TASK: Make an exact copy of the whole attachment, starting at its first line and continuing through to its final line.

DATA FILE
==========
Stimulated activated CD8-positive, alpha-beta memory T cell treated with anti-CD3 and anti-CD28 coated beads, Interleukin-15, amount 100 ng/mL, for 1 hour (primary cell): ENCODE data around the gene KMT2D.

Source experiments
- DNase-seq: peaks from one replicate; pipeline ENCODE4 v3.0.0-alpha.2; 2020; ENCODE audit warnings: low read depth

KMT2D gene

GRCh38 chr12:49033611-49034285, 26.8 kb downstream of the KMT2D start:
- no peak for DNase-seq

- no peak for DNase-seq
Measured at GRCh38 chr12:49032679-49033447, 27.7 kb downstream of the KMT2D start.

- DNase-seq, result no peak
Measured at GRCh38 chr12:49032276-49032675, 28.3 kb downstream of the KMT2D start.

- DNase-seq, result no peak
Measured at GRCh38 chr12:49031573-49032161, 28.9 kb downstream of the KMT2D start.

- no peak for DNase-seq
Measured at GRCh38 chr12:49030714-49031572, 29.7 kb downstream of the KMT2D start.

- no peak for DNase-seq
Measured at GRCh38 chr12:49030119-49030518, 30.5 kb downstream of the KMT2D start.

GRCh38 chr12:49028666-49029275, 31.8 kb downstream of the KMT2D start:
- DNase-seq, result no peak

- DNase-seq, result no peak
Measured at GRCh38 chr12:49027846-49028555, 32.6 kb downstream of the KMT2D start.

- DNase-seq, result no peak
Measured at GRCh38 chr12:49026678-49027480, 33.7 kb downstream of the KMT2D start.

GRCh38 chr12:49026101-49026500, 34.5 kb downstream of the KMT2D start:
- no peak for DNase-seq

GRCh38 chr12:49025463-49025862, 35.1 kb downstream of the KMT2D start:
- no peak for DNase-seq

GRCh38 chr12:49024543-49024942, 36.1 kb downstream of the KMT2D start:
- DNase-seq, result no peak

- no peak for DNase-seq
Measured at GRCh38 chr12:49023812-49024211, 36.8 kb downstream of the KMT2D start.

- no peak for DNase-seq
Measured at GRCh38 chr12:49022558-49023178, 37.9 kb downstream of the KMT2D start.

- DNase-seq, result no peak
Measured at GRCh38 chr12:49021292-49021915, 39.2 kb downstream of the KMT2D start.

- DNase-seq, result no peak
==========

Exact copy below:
Stimulated activated CD8-positive, alpha-beta memory T cell treated with anti-CD3 and anti-CD28 coated beads, Interleukin-15, amount 100 ng/mL, for 1 hour (primary cell): ENCODE data around the gene KMT2D.

Source experiments
- DNase-seq: peaks from one replicate; pipeline ENCODE4 v3.0.0-alpha.2; 2020; ENCODE audit warnings: low read depth

KMT2D gene

GRCh38 chr12:49033611-49034285, 26.8 kb downstream of the KMT2D start:
- no peak for DNase-seq

- no peak for DNase-seq
Measured at GRCh38 chr12:49032679-49033447, 27.7 kb downstream of the KMT2D start.

- DNase-seq, result no peak
Measured at GRCh38 chr12:49032276-49032675, 28.3 kb downstream of the KMT2D start.

- DNase-seq, result no peak
Measured at GRCh38 chr12:49031573-49032161, 28.9 kb downstream of the KMT2D start.

- no peak for DNase-seq
Measured at GRCh38 chr12:49030714-49031572, 29.7 kb downstream of the KMT2D start.

- no peak for DNase-seq
Measured at GRCh38 chr12:49030119-49030518, 30.5 kb downstream of the KMT2D start.

GRCh38 chr12:49028666-49029275, 31.8 kb downstream of the KMT2D start:
- DNase-seq, result no peak

- DNase-seq, result no peak
Measured at GRCh38 chr12:49027846-49028555, 32.6 kb downstream of the KMT2D start.

- DNase-seq, result no peak
Measured at GRCh38 chr12:49026678-49027480, 33.7 kb downstream of the KMT2D start.

GRCh38 chr12:49026101-49026500, 34.5 kb downstream of the KMT2D start:
- no peak for DNase-seq

GRCh38 chr12:49025463-49025862, 35.1 kb downstream of the KMT2D start:
- no peak for DNase-seq

GRCh38 chr12:49024543-49024942, 36.1 kb downstream of the KMT2D start:
- DNase-seq, result no peak

- no peak for DNase-seq
Measured at GRCh38 chr12:49023812-49024211, 36.8 kb downstream of the KMT2D start.

- no peak for DNase-seq
Measured at GRCh38 chr12:49022558-49023178, 37.9 kb downstream of the KMT2D start.

- DNase-seq, result no peak
Measured at GRCh38 chr12:49021292-49021915, 39.2 kb downstream of the KMT2D start.

- DNase-seq, result no peak